Do’s and Don’ts When Selling Your Business

Do’s and Don’ts When Selling Your Business

Consider this scenario: You’re an entrepreneur. You’ve spent the better part of your adult life building this “thing” that feels bigger to you than the product or service advertised on the box or website… something akin to a child if your child has the propensity to intermittently confound, exhilarate and betray you. Against the odds, you have built something valuable both to you and others but your real kids have their own lives and careers, and you’re tired. It’s time to sell. Where to from here?

As an independent, employee-owned money manager, we attract a lot of like-minded entrepreneur-clients like the one in this scenario – but, while we’re very happy to help them invest the funds once they are through this critical sale process, facilitating mergers and acquisitions (M&A) is not our business. So to learn more about what potential sellers can expect and how to prepare, we spoke with Axel Christiansen, Vice President at Renaissance M&A.

Renaissance is a boutique investment bank that grew out of an accounting practice founded by Mike McIsaac in 2008 after he recognized a client need for advisors on the sale of businesses under $50 million. Christiansen says many of their engagements today are in the $5 to $25 million range.

Why do entrepreneurs sell?

Christiansen says there are a variety of reasons a client may choose to sell. The first is a desire to cash out upon retirement, a trend that has gained steam in recent years as more baby boomers have hit 70. Another is that the entrepreneur may have outgrown the challenge of the current business, and is keen to move on to new challenges (with a few bucks in their pocket). The flip side of that – that the business has outgrown the founder – is an equally valid reason to sell. After all, fresh blood (and the skill sets, resources, and energy that can bring with it) is sometimes necessary for a business to get to the next level. A fourth motivator is the almighty dollar.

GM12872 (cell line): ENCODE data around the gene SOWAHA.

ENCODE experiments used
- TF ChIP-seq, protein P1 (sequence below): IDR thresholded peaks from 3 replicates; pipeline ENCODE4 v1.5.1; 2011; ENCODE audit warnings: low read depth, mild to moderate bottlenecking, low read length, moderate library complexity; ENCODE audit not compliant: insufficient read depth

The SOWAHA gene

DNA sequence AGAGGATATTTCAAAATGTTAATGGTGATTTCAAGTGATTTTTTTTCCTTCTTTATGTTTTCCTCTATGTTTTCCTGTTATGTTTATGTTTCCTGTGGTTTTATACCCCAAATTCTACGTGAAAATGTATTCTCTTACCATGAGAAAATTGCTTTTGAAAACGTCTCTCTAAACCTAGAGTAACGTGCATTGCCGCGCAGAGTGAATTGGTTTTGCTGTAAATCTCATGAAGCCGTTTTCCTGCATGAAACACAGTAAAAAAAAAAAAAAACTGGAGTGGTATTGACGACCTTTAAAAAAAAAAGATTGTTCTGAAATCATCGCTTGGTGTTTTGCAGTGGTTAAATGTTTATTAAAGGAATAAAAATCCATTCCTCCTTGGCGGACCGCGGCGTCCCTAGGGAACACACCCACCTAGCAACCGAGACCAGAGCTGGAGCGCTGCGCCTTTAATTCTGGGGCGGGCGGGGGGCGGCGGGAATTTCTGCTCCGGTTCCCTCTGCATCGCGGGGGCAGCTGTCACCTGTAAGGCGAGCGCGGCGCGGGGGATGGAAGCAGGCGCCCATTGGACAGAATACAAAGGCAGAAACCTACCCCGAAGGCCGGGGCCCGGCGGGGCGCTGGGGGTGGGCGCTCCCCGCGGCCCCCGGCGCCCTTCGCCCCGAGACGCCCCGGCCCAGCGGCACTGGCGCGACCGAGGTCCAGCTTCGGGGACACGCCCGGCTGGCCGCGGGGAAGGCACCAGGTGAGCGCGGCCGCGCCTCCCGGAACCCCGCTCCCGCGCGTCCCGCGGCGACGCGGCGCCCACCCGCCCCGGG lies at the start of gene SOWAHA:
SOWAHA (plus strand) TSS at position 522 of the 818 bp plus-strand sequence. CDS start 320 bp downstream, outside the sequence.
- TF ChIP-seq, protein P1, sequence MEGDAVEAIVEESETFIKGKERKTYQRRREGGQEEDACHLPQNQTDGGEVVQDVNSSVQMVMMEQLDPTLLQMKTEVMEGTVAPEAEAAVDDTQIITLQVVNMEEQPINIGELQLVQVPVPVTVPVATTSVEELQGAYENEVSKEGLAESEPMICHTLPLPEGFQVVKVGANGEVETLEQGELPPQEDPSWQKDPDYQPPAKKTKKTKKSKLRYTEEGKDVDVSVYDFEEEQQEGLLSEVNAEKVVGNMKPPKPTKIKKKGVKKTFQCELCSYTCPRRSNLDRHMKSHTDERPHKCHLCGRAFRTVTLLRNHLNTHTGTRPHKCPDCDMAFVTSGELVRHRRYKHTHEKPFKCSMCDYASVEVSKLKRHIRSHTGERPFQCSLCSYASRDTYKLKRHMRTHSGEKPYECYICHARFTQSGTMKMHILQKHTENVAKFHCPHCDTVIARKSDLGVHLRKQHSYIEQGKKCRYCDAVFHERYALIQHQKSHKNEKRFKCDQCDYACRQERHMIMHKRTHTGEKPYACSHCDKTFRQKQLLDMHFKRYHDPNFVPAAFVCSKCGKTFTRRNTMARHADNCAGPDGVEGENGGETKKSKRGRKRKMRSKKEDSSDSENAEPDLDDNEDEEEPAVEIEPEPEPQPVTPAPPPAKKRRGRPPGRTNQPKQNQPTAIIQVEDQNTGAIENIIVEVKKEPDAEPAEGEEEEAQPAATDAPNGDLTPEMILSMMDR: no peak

“There's a saying in the industry that you don't get to pick when you sell,” said Christiansen. “The market tells you when you sell.”

What he means is that to maximize your proceeds, you want to sell when it’s a seller’s market – ideally timing it for a cyclical high in your particular industry along with the important element of strong and competing investor demand for private businesses in general.

“[Private sales] are a very cyclical market. So when the factors are lining up… valuations are high, credit's cheap, there’s lots of private equity in the marketplace and just more buyers and sellers. That is a time when you really want to seriously consider transacting because you might not see that valuation again for another five, six, seven years… you know, the next up cycle.”

What are the current market conditions for private sales?

After 10 years of near-continuous economic and public market growth, coupled with historically low interest rates, times have seldom been better. Add to that big demand from what Christiansen calls “strategic buyers,” which include large public companies from both the US and Canada, competing for deals, and it lines up for some pretty rich valuations.

“The common theme today is this: there's lots of debt financing out there on very inexpensive and very favorable terms. There’s tons of private equity chasing transactions. And up until fairly recently, the baby boomer demographic hadn't really started moving in earnest, so there was a lack of supply of companies. So all of that has created a really strong sellers’ market. In the small to medium-sized space under $25 million… historically those were selling for 3-5x EBITDA, [the acronym for the cash flow proxy of earnings before interest, taxes, depreciation and amortization]. Now it's more like 4-7x and we're even seeing outliers at higher than 7x for attractive companies in the right circumstances, oftentimes being sold to strategic buyers for that highest value.”

Beyond price, sellers of small businesses are increasingly able to demand more “cash” deals, with fewer earn-out clauses. Some are also inking deals where they are able to retain a majority stake with the major buyer coming in for only a minority interest.

“It's really tough for bidders to be successful ... and I think out of necessity that's forced them to look at stuff that they historically didn't want to bother looking at,” Christiansen said.

Once the decision’s been made to sell, there are a number of key issues to navigate. Christiansen broke them down into the following: